Webcomics Wednesday: Taylor Robin’s Never Satisfied

Likely StoriesThis week’s installment of Webcomics Wednesday checks off a lot of the webcomics hits: magic, talking cats, fashion, and a diverse gang of plucky kids.

Taylor Robin’s Never Satisfiedset in a kingdom watched over by a pair of looming, enigmatic statues, concerns neophyte magicians who compete in a series of weekly contests to become their city’s next magical representative. During the week, they train with their masters, and on Saturdays, they try to avoid being eliminated from the competition. Robin follows the ensemble of kid wizards as they navigate not only the contests but their fraught friendships, the burden of adult expectations, and the realities of the position they’re vying for.

Robin focuses largely on Lucy, a nonbinary teen who’s perpetually tardy, stunningly stylish, and perhaps the most determined of all the them. The tactics Lucy uses to win are a bit unconventional—maybe even unfair—but they show their softer side among the street kids at the market, who crowd around to benefit from their magnanimous generosity.

But for all their blustery self-confidence, Lucy lacks something the other aspiring magicians have—grown-ups who care about them. Their master is chilly and distant, and insists on calling them “Lucien.” With such a cold home life, is it any wonder they’re trying to hard to prove their magic prowess and cultivate a loyal gang of followers however they can?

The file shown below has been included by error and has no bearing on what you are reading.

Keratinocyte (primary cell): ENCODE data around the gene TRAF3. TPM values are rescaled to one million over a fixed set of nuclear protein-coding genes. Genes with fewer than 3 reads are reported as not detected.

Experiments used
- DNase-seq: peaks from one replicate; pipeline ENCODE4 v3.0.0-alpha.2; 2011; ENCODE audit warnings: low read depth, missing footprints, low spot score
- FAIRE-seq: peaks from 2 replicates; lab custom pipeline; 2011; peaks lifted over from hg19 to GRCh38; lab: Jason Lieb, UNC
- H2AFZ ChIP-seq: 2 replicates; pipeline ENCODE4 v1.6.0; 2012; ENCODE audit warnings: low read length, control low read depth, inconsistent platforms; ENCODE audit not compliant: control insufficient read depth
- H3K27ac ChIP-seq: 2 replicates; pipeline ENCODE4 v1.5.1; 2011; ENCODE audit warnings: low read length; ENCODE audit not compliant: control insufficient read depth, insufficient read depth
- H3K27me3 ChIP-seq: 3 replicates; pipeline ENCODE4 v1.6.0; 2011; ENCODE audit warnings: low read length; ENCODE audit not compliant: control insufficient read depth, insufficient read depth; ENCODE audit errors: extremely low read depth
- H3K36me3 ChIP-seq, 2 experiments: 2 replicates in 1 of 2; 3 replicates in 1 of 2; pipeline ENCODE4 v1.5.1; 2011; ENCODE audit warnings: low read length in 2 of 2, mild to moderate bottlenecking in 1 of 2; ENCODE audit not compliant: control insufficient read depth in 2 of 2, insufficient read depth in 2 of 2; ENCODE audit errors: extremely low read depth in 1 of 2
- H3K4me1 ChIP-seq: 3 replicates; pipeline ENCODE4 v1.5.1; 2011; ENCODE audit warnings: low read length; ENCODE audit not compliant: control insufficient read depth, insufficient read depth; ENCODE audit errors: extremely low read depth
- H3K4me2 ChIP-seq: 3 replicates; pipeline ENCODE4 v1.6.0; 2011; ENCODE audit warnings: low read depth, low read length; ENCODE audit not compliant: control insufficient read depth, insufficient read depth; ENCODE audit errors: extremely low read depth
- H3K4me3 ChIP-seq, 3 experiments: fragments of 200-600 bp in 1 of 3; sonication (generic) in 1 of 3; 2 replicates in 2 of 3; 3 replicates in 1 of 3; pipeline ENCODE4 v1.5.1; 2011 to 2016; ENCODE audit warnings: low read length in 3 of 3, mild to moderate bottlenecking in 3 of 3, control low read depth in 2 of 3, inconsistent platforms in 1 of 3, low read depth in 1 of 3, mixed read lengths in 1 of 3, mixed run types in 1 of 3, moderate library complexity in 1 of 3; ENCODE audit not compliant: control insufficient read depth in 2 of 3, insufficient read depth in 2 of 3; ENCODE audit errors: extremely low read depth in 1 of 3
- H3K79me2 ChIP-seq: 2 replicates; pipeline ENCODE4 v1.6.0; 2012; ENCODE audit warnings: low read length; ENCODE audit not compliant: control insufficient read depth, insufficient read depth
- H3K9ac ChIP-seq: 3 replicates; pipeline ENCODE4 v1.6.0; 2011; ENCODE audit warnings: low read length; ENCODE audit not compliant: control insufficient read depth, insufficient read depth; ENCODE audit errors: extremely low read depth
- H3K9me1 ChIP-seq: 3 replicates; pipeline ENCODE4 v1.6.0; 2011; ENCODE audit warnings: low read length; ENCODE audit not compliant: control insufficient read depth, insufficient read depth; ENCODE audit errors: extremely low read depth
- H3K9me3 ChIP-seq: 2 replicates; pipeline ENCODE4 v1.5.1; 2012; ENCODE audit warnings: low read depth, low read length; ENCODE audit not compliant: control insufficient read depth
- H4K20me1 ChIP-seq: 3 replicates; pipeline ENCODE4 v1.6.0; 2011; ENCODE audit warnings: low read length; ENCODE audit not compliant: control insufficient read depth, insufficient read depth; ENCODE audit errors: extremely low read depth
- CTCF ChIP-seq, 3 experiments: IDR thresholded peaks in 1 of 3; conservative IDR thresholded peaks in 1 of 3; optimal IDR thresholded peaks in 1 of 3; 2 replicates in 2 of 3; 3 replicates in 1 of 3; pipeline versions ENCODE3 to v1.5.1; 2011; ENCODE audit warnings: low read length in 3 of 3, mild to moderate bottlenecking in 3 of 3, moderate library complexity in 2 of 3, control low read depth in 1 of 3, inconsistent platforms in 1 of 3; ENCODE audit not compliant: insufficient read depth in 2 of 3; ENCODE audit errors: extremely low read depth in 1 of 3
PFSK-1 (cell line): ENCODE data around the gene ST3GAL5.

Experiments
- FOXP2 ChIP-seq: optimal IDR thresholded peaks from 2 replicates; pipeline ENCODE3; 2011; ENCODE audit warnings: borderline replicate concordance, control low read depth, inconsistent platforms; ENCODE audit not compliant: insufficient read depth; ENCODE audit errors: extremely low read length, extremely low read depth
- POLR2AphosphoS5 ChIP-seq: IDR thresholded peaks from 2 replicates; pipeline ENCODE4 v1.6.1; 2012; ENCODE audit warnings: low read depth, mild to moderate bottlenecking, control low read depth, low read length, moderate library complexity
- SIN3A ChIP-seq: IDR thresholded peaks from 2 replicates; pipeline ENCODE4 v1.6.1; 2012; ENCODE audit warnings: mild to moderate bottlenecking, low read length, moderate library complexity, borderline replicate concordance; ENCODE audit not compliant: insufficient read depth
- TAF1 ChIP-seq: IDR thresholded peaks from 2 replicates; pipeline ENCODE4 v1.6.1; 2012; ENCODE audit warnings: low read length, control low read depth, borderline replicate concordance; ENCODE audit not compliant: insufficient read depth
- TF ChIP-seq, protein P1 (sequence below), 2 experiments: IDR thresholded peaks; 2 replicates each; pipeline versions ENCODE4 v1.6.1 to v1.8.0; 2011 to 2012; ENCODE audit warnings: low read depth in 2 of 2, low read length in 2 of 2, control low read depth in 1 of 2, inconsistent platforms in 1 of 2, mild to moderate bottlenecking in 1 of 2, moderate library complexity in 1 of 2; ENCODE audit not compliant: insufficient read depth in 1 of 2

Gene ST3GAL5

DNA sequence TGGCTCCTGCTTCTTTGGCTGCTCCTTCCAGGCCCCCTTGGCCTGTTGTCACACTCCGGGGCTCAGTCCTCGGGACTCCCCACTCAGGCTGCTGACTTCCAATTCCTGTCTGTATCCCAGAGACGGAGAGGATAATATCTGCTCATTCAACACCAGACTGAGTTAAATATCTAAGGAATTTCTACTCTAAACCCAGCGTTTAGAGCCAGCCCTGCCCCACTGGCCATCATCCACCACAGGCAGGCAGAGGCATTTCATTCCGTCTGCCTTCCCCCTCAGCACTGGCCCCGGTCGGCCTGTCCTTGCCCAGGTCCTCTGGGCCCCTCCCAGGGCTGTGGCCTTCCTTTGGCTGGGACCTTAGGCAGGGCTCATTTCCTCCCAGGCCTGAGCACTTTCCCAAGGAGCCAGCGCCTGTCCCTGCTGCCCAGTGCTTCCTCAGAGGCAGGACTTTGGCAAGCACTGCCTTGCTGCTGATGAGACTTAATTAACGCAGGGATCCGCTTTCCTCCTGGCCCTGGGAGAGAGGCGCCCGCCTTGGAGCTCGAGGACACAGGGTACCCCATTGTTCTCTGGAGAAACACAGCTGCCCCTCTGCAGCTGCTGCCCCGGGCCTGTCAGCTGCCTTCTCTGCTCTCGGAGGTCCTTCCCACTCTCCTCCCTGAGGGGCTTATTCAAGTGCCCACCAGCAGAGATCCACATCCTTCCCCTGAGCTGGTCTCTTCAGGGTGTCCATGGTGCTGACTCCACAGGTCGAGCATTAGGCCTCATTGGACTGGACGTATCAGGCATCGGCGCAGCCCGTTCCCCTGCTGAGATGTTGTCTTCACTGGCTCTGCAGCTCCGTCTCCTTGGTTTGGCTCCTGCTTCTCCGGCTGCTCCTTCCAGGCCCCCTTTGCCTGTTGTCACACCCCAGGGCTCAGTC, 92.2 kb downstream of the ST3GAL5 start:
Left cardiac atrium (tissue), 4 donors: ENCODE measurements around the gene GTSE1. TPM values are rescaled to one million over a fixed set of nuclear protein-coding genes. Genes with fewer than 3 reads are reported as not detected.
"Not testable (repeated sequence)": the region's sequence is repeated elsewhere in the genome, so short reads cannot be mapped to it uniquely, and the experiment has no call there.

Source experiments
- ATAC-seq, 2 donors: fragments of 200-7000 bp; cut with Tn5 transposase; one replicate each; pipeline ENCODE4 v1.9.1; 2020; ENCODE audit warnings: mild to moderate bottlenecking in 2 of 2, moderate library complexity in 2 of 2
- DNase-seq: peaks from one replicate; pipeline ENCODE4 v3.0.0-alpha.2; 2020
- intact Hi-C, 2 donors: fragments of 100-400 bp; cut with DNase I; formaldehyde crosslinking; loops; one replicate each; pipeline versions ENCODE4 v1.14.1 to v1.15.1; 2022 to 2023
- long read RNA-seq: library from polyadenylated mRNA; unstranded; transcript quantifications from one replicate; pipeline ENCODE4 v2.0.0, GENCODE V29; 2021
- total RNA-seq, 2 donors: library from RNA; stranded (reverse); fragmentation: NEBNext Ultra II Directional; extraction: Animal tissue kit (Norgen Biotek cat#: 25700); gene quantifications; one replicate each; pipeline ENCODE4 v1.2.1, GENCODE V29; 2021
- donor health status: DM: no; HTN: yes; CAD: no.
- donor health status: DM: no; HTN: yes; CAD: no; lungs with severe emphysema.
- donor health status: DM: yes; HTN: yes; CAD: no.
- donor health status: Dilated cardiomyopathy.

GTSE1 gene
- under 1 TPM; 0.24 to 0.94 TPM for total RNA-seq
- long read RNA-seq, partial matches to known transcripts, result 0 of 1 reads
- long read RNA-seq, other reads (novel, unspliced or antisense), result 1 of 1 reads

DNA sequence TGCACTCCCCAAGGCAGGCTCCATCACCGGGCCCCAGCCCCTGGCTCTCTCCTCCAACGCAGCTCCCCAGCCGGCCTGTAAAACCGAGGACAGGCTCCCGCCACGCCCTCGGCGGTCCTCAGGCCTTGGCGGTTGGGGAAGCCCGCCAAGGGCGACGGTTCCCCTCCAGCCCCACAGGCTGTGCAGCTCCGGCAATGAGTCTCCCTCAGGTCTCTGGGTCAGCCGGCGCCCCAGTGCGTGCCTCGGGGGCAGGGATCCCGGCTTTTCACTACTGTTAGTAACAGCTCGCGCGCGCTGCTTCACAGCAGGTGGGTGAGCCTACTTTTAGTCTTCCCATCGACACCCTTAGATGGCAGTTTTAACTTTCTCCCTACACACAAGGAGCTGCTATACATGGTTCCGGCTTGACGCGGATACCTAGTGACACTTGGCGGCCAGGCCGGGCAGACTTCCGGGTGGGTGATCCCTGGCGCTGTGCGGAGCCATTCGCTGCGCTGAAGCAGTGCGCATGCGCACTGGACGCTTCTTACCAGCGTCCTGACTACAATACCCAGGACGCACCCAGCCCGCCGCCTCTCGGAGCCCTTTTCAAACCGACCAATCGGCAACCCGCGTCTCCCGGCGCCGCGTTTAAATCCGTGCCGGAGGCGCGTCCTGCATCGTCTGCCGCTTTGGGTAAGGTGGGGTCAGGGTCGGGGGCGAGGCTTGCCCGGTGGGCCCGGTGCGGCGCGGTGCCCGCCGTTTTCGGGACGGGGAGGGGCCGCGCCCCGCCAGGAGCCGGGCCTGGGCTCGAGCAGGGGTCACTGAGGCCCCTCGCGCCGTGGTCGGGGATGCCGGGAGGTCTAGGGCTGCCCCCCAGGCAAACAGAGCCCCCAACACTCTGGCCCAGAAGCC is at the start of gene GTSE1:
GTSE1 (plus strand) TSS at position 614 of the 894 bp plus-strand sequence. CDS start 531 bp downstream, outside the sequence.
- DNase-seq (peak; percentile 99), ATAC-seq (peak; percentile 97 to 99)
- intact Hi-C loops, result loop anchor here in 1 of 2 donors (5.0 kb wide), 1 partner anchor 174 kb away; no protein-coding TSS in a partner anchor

Never Satisfied

Robin handles Lucy’s emotional landscape quite delicately, hinting at it with careful visual cues, deliberate pacing, and plot turns. But it’s not just the Lucy show: interspersed with Lucy’s story are narratives about the other magicians and humorous accounts of magical contests. And don’t forget the familiars: Each magician has a magical pet full of personality, particularly Lucy’s irrepressible cat, Ivy, whose fashion sense rivals her companion’s.

Never Satisfied

Robin’s cartoonish artwork is full of expressive detail, with thick outlines, bold colors, dense backgrounds, and graceful movement. Meanwhile, her characters have a pleasantly exaggerated appearance, which echoes their personalities. Sly Lucy slithers around in a lanky, lean body, while awkward, sweet Philomena (whose familiar is an armadillo with allergies named Tully) is all stout, rounded corners—perfect for hugging. Robin’s currently four chapters in, and with a gradually unspooling plot and deliberate pacing, there’s still plenty more to be revealed about the city and its magic. Never Satisfied updates on Mondays and Fridays.



About the Author:

When Sarah Hunter is not reading for her job as editor of the Books for Youth and Graphic Novels sections at Booklist, she's baking something tasty or planning trips to the Pacific Northwest. Follow her on Twitter at @SarahBearHunter.

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